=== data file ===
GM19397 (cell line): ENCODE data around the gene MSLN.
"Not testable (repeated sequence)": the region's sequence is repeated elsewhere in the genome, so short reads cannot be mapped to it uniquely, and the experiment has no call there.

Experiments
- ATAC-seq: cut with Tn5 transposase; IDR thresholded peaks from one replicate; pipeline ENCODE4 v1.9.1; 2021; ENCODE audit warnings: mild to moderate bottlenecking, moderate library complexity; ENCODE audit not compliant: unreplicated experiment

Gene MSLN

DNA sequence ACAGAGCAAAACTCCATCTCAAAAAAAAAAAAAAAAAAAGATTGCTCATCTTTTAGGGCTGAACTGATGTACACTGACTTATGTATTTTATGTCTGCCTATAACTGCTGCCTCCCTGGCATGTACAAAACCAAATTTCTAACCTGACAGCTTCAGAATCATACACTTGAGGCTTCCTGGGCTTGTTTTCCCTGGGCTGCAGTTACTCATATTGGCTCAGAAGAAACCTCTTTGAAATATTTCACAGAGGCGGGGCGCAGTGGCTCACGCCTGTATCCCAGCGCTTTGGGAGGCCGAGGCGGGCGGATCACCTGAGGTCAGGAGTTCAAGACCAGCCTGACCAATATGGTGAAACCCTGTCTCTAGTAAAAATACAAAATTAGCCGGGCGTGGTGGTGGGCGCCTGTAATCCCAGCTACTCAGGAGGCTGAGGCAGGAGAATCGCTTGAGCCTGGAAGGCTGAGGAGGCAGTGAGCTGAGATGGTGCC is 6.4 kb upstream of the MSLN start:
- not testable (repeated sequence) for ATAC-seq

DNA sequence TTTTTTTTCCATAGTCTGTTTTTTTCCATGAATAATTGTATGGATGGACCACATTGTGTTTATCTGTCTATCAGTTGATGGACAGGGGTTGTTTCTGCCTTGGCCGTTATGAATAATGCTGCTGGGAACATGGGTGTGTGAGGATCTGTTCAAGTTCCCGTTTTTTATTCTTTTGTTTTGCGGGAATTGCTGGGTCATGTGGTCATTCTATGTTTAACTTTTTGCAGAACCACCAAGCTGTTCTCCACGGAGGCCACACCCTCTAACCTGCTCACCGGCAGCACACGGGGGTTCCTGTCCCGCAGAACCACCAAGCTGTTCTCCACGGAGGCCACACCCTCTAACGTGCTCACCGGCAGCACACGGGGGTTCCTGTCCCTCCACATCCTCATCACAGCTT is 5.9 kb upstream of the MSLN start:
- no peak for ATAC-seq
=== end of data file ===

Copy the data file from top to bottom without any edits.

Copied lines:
GM19397 (cell line): ENCODE data around the gene MSLN.
"Not testable (repeated sequence)": the region's sequence is repeated elsewhere in the genome, so short reads cannot be mapped to it uniquely, and the experiment has no call there.

Experiments
- ATAC-seq: cut with Tn5 transposase; IDR thresholded peaks from one replicate; pipeline ENCODE4 v1.9.1; 2021; ENCODE audit warnings: mild to moderate bottlenecking, moderate library complexity; ENCODE audit not compliant: unreplicated experiment

Gene MSLN

DNA sequence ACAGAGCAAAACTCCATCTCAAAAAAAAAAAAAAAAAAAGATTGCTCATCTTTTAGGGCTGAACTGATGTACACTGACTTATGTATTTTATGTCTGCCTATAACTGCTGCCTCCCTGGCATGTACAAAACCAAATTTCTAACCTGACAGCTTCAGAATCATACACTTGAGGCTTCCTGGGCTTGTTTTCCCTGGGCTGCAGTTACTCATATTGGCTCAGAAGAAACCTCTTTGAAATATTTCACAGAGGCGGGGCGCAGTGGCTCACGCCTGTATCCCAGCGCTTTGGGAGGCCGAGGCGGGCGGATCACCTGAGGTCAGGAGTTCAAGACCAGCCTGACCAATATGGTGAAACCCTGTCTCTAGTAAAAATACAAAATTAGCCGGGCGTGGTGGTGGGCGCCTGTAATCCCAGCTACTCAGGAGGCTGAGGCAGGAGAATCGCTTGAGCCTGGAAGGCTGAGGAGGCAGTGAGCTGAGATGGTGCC is 6.4 kb upstream of the MSLN start:
- not testable (repeated sequence) for ATAC-seq

DNA sequence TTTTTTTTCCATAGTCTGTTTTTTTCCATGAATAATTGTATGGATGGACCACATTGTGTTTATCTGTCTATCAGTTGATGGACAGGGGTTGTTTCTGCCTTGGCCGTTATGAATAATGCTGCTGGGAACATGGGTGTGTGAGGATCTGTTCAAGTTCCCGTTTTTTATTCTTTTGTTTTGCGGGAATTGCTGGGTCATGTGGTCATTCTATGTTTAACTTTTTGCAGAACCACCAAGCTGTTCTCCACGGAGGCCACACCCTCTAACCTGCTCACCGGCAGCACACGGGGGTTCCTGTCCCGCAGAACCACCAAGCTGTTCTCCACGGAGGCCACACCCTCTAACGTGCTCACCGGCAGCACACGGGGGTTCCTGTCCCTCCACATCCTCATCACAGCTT is 5.9 kb upstream of the MSLN start:
- no peak for ATAC-seq